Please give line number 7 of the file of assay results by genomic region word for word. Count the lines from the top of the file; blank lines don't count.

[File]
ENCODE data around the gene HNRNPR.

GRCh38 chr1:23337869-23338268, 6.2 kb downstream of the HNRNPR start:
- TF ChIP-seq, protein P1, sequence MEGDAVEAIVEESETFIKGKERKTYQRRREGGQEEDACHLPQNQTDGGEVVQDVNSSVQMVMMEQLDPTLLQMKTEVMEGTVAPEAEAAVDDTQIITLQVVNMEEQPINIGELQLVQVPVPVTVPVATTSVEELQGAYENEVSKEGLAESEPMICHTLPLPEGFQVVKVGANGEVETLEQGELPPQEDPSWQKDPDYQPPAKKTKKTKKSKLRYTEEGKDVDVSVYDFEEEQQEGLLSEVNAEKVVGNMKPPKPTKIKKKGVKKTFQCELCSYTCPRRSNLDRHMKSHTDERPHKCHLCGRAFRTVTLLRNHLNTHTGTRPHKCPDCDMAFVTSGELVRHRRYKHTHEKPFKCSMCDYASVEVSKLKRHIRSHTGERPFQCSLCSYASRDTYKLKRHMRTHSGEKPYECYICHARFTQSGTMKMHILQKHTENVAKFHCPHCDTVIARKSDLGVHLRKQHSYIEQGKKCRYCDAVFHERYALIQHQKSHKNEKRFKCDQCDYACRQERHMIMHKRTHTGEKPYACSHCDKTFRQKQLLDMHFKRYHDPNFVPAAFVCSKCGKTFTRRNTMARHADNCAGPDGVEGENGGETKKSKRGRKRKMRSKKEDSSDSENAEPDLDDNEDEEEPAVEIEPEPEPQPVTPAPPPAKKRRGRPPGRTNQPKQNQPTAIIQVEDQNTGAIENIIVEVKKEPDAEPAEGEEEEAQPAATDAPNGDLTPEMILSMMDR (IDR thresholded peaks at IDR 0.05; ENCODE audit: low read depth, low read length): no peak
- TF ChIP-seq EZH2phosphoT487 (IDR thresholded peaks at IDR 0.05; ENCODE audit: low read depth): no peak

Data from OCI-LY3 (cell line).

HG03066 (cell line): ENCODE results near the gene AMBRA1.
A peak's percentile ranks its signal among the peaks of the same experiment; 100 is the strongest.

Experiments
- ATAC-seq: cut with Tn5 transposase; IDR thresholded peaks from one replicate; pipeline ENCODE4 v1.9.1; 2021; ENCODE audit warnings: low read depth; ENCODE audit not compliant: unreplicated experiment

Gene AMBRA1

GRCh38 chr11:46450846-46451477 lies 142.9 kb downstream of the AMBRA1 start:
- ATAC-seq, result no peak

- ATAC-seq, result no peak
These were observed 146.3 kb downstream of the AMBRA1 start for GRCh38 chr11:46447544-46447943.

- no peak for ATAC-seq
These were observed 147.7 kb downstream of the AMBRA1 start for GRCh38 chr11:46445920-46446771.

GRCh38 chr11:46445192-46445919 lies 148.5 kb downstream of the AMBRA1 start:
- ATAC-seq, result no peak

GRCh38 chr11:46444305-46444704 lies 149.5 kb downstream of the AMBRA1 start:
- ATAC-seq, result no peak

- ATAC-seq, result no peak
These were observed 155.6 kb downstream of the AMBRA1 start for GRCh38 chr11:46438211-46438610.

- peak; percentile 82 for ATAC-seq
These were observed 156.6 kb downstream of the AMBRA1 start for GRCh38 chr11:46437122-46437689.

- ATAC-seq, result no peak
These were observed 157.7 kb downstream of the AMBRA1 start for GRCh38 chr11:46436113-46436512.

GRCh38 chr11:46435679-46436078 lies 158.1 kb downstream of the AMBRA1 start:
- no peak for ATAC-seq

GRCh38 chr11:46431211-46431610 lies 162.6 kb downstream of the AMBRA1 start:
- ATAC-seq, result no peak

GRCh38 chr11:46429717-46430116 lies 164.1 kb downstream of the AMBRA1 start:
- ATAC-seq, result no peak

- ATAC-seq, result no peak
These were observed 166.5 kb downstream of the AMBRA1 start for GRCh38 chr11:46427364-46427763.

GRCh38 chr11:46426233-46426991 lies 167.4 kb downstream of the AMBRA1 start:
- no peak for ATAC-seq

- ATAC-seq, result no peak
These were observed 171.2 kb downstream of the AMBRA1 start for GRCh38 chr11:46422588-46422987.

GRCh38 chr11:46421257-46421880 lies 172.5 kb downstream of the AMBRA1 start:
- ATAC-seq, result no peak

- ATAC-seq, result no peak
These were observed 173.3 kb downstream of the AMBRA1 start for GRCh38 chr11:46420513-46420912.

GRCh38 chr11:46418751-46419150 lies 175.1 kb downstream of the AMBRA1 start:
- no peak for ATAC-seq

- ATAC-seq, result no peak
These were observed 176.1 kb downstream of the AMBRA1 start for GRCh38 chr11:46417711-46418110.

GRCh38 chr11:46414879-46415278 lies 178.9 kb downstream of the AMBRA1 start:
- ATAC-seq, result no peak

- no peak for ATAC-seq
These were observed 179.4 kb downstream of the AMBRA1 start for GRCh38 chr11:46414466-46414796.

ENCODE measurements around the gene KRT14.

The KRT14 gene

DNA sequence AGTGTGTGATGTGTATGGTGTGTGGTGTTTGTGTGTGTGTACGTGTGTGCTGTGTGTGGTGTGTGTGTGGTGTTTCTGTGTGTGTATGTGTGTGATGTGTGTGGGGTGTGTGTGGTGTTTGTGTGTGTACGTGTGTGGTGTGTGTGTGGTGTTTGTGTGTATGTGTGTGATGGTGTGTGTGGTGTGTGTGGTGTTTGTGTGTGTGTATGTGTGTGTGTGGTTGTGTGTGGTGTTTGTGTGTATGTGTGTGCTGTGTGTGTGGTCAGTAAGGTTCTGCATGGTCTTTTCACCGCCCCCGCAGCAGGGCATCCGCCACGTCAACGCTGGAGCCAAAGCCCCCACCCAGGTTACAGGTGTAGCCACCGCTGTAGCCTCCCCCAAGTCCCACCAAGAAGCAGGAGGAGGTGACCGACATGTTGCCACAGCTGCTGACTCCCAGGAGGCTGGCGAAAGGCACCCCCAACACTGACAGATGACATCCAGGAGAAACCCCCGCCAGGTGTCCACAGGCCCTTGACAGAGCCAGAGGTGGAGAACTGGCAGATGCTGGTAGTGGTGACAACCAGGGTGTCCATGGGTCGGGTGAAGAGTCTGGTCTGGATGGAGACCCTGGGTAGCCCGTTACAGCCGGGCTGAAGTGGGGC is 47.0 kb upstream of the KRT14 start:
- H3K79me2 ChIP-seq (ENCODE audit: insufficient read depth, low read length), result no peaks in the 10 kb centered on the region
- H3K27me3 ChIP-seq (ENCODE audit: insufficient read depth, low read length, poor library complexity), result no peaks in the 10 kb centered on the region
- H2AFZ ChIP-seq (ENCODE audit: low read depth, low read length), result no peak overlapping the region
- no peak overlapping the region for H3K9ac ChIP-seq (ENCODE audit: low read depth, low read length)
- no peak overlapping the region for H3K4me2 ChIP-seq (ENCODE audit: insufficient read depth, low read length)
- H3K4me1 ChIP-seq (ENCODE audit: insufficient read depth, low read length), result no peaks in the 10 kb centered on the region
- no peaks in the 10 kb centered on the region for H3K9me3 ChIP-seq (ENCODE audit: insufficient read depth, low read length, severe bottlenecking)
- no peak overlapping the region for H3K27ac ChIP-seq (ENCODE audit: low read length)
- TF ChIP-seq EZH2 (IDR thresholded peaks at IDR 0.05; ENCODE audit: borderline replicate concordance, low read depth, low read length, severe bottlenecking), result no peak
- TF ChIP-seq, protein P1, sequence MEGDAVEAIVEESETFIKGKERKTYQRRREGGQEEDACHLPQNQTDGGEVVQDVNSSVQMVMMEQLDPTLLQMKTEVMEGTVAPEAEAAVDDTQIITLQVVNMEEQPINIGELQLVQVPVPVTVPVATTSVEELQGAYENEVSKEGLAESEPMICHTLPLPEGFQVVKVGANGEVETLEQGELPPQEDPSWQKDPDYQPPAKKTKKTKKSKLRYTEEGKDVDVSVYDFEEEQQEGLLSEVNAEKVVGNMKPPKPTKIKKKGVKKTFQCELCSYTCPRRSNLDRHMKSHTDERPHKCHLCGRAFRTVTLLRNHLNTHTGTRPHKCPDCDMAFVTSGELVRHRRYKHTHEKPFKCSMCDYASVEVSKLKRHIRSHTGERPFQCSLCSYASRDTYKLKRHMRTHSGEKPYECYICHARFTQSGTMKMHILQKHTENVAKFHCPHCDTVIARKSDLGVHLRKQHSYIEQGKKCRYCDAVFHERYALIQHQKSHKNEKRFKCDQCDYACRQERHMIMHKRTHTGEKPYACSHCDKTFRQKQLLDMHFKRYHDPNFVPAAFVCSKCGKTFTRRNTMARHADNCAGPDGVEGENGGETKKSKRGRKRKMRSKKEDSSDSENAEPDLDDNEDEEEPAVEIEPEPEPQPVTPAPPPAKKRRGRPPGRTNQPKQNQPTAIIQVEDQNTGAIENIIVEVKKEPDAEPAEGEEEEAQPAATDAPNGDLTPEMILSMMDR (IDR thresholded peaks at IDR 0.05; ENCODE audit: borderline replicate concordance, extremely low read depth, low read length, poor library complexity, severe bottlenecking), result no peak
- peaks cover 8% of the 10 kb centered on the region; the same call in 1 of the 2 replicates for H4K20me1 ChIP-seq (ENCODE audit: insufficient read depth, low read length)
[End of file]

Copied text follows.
A peak's percentile ranks its signal among the peaks of the same experiment; 100 is the strongest.